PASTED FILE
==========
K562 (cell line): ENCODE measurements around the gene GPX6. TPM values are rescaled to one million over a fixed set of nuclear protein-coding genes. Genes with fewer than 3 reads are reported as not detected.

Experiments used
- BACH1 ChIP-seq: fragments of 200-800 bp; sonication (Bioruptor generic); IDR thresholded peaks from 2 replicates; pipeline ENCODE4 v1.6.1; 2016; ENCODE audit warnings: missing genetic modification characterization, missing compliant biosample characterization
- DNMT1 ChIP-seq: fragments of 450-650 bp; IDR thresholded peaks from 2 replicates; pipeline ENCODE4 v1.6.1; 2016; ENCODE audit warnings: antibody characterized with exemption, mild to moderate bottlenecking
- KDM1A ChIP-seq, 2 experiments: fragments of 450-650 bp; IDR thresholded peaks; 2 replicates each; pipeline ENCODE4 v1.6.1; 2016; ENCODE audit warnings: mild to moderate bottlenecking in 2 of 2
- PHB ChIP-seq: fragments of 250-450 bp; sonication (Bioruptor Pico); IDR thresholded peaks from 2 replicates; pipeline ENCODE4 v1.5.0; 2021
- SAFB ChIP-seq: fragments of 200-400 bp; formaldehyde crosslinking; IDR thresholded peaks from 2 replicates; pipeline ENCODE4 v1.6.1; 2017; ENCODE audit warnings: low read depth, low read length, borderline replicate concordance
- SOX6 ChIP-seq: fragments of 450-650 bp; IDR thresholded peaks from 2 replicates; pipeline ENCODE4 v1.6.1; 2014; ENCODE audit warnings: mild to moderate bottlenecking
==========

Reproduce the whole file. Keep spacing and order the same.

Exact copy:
K562 (cell line): ENCODE measurements around the gene GPX6. TPM values are rescaled to one million over a fixed set of nuclear protein-coding genes. Genes with fewer than 3 reads are reported as not detected.

Experiments used
- BACH1 ChIP-seq: fragments of 200-800 bp; sonication (Bioruptor generic); IDR thresholded peaks from 2 replicates; pipeline ENCODE4 v1.6.1; 2016; ENCODE audit warnings: missing genetic modification characterization, missing compliant biosample characterization
- DNMT1 ChIP-seq: fragments of 450-650 bp; IDR thresholded peaks from 2 replicates; pipeline ENCODE4 v1.6.1; 2016; ENCODE audit warnings: antibody characterized with exemption, mild to moderate bottlenecking
- KDM1A ChIP-seq, 2 experiments: fragments of 450-650 bp; IDR thresholded peaks; 2 replicates each; pipeline ENCODE4 v1.6.1; 2016; ENCODE audit warnings: mild to moderate bottlenecking in 2 of 2
- PHB ChIP-seq: fragments of 250-450 bp; sonication (Bioruptor Pico); IDR thresholded peaks from 2 replicates; pipeline ENCODE4 v1.5.0; 2021
- SAFB ChIP-seq: fragments of 200-400 bp; formaldehyde crosslinking; IDR thresholded peaks from 2 replicates; pipeline ENCODE4 v1.6.1; 2017; ENCODE audit warnings: low read depth, low read length, borderline replicate concordance
- SOX6 ChIP-seq: fragments of 450-650 bp; IDR thresholded peaks from 2 replicates; pipeline ENCODE4 v1.6.1; 2014; ENCODE audit warnings: mild to moderate bottlenecking